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Can You Be Addicted to Nasal Spray?

Medically Reviewed by Hansa D. Bhargava, MD on August 21, 2020

Most nasal sprays are decongestants that can help with a clogged nose. They work by making the blood vessels and tissues in your sinuses smaller, since allergies and colds can make your sinuses swell.

If you use a nasal spray for more than a few days, you might notice that you need more and more of the medicine to ease your congestion.

Does that mean you’re addicted to nasal spray?

The Rebound Effect

An over-the-counter (OTC) nasal spray won’t cause cravings that are common with addiction. But if you use one for more than 3 days in a row, you might get something called a rebound effect.

Your nose might not react to the medicine the same way it did when you first started to take it, and you might have to use more to ease your congestion. If you stop using the nasal spray, your congestion could get worse. That’s why some people think you can become addicted to nasal sprays.

The main symptom of the rebound effect is that you begin to have a tolerance to nasal spray. You might have a rebound effect if you’ve used it for more than 3 days, and you seem to be even more congested than you were when you started using it.

If you use nasal spray too often, it can also cause chronic sinus infections.

The Difference Between the Rebound Effect and Addiction

Having a rebound effect and being addicted aren’t the same thing.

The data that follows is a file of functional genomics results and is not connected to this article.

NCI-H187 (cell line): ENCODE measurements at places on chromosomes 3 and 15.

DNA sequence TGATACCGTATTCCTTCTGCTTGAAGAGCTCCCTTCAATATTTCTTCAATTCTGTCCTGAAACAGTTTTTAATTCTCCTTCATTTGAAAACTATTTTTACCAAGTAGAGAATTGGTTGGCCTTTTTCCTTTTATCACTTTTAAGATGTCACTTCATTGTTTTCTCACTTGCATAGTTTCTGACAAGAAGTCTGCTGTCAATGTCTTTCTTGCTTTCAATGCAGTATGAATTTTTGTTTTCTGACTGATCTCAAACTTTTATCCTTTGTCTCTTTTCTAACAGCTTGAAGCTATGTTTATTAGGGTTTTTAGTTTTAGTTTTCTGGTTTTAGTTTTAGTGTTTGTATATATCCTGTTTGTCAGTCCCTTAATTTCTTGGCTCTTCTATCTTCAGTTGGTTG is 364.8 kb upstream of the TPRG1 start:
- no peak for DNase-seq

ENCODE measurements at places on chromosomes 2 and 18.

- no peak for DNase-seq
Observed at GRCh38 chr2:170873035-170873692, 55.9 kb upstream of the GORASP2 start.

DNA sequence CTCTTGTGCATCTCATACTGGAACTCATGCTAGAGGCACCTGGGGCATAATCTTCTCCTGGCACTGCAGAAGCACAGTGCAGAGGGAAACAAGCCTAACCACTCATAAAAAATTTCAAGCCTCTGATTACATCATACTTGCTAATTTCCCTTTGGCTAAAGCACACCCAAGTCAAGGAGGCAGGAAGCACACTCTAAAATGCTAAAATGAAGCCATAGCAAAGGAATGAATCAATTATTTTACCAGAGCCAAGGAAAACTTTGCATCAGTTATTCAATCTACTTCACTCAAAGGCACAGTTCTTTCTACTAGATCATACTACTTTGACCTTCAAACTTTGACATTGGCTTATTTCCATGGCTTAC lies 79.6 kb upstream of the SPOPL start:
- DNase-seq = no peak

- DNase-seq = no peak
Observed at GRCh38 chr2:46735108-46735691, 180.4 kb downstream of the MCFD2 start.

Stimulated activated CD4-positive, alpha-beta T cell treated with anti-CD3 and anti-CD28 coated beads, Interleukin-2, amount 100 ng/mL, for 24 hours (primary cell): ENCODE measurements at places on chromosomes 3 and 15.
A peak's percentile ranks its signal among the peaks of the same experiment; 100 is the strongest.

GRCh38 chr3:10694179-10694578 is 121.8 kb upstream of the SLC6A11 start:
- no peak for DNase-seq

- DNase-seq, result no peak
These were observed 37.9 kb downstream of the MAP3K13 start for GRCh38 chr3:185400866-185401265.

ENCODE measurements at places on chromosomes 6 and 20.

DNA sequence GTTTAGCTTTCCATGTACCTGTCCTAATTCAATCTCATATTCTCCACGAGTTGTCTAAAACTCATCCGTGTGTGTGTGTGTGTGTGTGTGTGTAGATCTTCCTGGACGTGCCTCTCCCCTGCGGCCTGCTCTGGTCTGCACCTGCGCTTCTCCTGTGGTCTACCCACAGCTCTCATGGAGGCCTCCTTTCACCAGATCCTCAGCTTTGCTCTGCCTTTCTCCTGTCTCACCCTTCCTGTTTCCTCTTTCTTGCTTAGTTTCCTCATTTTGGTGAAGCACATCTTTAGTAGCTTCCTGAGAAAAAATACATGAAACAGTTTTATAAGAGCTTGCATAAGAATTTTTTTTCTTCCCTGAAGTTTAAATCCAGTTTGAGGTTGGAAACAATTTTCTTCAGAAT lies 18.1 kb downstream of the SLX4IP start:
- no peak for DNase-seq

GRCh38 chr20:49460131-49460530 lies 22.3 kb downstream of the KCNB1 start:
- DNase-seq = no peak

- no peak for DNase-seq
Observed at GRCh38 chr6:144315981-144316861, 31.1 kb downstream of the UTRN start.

A drug addiction changes your brain and the way you act. If you're addicted to a drug, you might keep using it, even though you know it hurts you.

A rebound effect happens when your nose gets used to the medicine in the nasal spray, so much so that the spray doesn’t work to clear your congestion anymore.

You’re probably not addicted to nasal spray unless you:

  • Have cravings
  • Keep using it even though you know it’s harming you
  • Can't live a healthy life because the nasal spray gets in the way

How to Avoid the Rebound Effect

Using your nasal spray correctly can keep you from having the rebound effect.

Gently blow your nose before you use nasal spray. This will clear your passages as much as possible and give the medicine room to work.

Also make sure to read the directions and shake the bottle before you spray.

When you put the tip of the nasal spray canister in your nose, aim it toward the back of your head.

Try not to blow your nose or sneeze right after you use it. You might lose some of the medicine before it has a chance to work.

If You Have the Rebound Effect

If you think you’re congested because of the rebound effect, stop using your nasal spray a little at a time. For example, you could stop using it in one nostril and eventually taper off the other nostril, too.

If it’s hard to breathe because you’re so congested, see your doctor. They might prescribe a nasal steroid spray that can help.

If you have any questions about your nasal spray or how to use it properly, ask your doctor.

WebMD Medical Reference

Sources

SOURCES:

Mayo Clinic: “Nasal spray addiction: Is it real?” “Drug addiction (substance use disorder).”

Cleveland Clinic: “Nasal Sprays Work Best When You Use Them Correctly — Here’s How.”

Family Doctor, from the American Academy of Family Physicians: “Nasal Sprays: How to Use Them Correctly.”

Harvard Health Publishing: “By the way, doctor: How can I break my nasal spray addiction?”

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